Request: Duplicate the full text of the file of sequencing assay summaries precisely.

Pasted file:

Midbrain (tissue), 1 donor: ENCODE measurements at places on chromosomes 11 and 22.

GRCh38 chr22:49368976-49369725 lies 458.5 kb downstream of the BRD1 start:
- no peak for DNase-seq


Midbrain (tissue), 1 donor: ENCODE measurements at places on chromosomes 11 and 22.

GRCh38 chr22:49368976-49369725 lies 458.5 kb downstream of the BRD1 start:
- no peak for DNase-seq